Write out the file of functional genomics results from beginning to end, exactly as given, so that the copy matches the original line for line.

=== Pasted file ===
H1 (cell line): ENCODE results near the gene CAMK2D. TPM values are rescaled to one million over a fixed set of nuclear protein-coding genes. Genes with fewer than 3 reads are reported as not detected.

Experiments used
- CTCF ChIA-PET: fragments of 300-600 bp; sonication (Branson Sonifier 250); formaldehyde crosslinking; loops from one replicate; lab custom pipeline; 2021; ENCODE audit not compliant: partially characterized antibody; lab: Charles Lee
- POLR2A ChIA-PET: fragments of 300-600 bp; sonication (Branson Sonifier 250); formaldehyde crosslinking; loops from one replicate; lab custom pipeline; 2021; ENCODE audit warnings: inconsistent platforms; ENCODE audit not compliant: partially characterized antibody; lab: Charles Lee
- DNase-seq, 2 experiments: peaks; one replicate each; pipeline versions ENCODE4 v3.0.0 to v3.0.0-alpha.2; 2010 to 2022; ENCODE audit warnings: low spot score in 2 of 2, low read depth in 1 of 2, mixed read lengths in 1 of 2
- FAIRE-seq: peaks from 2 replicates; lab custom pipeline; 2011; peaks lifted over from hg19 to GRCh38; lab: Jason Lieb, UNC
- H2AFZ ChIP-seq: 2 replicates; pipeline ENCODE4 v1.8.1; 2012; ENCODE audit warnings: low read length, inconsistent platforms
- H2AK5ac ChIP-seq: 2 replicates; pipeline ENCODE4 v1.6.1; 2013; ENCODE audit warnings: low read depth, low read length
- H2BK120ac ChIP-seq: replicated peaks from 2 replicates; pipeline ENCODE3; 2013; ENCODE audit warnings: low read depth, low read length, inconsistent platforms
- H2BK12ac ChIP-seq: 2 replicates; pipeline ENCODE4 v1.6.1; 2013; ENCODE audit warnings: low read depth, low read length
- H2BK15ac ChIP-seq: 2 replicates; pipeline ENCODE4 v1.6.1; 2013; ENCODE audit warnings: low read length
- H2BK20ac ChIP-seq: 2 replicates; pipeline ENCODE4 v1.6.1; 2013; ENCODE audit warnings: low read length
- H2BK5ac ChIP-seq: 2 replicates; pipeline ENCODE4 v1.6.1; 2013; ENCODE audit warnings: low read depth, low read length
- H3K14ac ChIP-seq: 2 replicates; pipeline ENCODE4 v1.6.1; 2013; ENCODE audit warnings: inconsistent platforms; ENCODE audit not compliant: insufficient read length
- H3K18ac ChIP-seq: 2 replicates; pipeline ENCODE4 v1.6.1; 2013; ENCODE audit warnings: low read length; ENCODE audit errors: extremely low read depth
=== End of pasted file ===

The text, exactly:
H1 (cell line): ENCODE results near the gene CAMK2D. TPM values are rescaled to one million over a fixed set of nuclear protein-coding genes. Genes with fewer than 3 reads are reported as not detected.

Experiments used
- CTCF ChIA-PET: fragments of 300-600 bp; sonication (Branson Sonifier 250); formaldehyde crosslinking; loops from one replicate; lab custom pipeline; 2021; ENCODE audit not compliant: partially characterized antibody; lab: Charles Lee
- POLR2A ChIA-PET: fragments of 300-600 bp; sonication (Branson Sonifier 250); formaldehyde crosslinking; loops from one replicate; lab custom pipeline; 2021; ENCODE audit warnings: inconsistent platforms; ENCODE audit not compliant: partially characterized antibody; lab: Charles Lee
- DNase-seq, 2 experiments: peaks; one replicate each; pipeline versions ENCODE4 v3.0.0 to v3.0.0-alpha.2; 2010 to 2022; ENCODE audit warnings: low spot score in 2 of 2, low read depth in 1 of 2, mixed read lengths in 1 of 2
- FAIRE-seq: peaks from 2 replicates; lab custom pipeline; 2011; peaks lifted over from hg19 to GRCh38; lab: Jason Lieb, UNC
- H2AFZ ChIP-seq: 2 replicates; pipeline ENCODE4 v1.8.1; 2012; ENCODE audit warnings: low read length, inconsistent platforms
- H2AK5ac ChIP-seq: 2 replicates; pipeline ENCODE4 v1.6.1; 2013; ENCODE audit warnings: low read depth, low read length
- H2BK120ac ChIP-seq: replicated peaks from 2 replicates; pipeline ENCODE3; 2013; ENCODE audit warnings: low read depth, low read length, inconsistent platforms
- H2BK12ac ChIP-seq: 2 replicates; pipeline ENCODE4 v1.6.1; 2013; ENCODE audit warnings: low read depth, low read length
- H2BK15ac ChIP-seq: 2 replicates; pipeline ENCODE4 v1.6.1; 2013; ENCODE audit warnings: low read length
- H2BK20ac ChIP-seq: 2 replicates; pipeline ENCODE4 v1.6.1; 2013; ENCODE audit warnings: low read length
- H2BK5ac ChIP-seq: 2 replicates; pipeline ENCODE4 v1.6.1; 2013; ENCODE audit warnings: low read depth, low read length
- H3K14ac ChIP-seq: 2 replicates; pipeline ENCODE4 v1.6.1; 2013; ENCODE audit warnings: inconsistent platforms; ENCODE audit not compliant: insufficient read length
- H3K18ac ChIP-seq: 2 replicates; pipeline ENCODE4 v1.6.1; 2013; ENCODE audit warnings: low read length; ENCODE audit errors: extremely low read depth